Doctor, the analyst, says he expects more consolidation will happen among digital media companies, allowing them to cut costs and grow. Last year the news site Mic, which raised $60 million, was sold to Bustle, which creates content geared toward women, for about $5 million.
"Cost-cutting gets you the most immediate return to maintain profits," Doctor said.
Peretti, BuzzFeed's CEO, has said he would be open to mergers.
But for the hundreds of employees who lost their jobs in January, the layoffs were a sober dose of reality to a company that offered perks such as free lunches and was on a hiring spree not too long ago.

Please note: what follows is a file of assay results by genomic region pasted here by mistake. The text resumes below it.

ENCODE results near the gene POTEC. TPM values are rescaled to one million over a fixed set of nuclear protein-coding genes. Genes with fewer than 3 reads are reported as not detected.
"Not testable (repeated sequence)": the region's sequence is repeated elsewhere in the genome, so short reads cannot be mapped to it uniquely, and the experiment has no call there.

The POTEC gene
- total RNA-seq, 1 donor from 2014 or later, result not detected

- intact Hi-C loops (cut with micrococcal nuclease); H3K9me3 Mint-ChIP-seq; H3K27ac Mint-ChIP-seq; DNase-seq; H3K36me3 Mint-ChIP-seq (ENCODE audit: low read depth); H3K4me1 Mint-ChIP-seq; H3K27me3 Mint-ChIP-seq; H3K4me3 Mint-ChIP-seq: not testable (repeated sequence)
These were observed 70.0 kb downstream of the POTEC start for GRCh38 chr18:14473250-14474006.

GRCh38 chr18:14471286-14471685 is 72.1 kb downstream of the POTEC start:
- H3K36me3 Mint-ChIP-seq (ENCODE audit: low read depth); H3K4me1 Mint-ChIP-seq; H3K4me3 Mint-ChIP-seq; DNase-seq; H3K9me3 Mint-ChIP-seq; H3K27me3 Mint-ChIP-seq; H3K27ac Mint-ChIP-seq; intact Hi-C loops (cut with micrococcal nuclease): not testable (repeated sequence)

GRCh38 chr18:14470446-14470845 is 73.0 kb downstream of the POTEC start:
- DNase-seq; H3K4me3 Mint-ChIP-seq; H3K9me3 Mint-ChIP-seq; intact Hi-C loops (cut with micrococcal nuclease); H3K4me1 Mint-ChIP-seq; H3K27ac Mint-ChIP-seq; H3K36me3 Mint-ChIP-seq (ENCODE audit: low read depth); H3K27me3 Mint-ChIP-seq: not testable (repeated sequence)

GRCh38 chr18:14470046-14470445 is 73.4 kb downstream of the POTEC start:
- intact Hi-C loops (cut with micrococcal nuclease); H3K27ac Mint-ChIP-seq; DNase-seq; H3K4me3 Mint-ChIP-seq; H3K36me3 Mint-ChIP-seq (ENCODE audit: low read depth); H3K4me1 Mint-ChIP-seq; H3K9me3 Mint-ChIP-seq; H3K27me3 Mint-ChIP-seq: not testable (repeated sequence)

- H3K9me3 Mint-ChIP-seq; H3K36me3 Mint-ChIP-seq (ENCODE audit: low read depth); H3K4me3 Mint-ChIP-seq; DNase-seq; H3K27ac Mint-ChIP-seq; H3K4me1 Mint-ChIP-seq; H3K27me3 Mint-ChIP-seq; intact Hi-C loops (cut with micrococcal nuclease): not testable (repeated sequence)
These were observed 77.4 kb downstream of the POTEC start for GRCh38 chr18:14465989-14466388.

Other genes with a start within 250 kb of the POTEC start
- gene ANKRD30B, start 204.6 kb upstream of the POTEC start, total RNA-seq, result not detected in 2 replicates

In August, BuzzFeed hosted a recruitment event with an open bar during the Asian American Journalists Assn. conference in Houston.
In recent months, however, former employees said the company began showing signs of financial strain, as some positions that were vacant were not filled.
The layoffs took a bitter turn when news leaked out that Peretti was considering allowing in dogs to cheer up the staff, but that the company would not pay for accrued time off for all the laid-off U.S. workers. BuzzFeed later reversed its position.
BuzzFeed "was viewed as this great hope for journalism," said one former employee, who declined to be named. "The speed with which we went from being the gold standard to suddenly being this place of gloom and doom is really head spinning."
(Times staff writer Alexa Diaz contributed to this report.)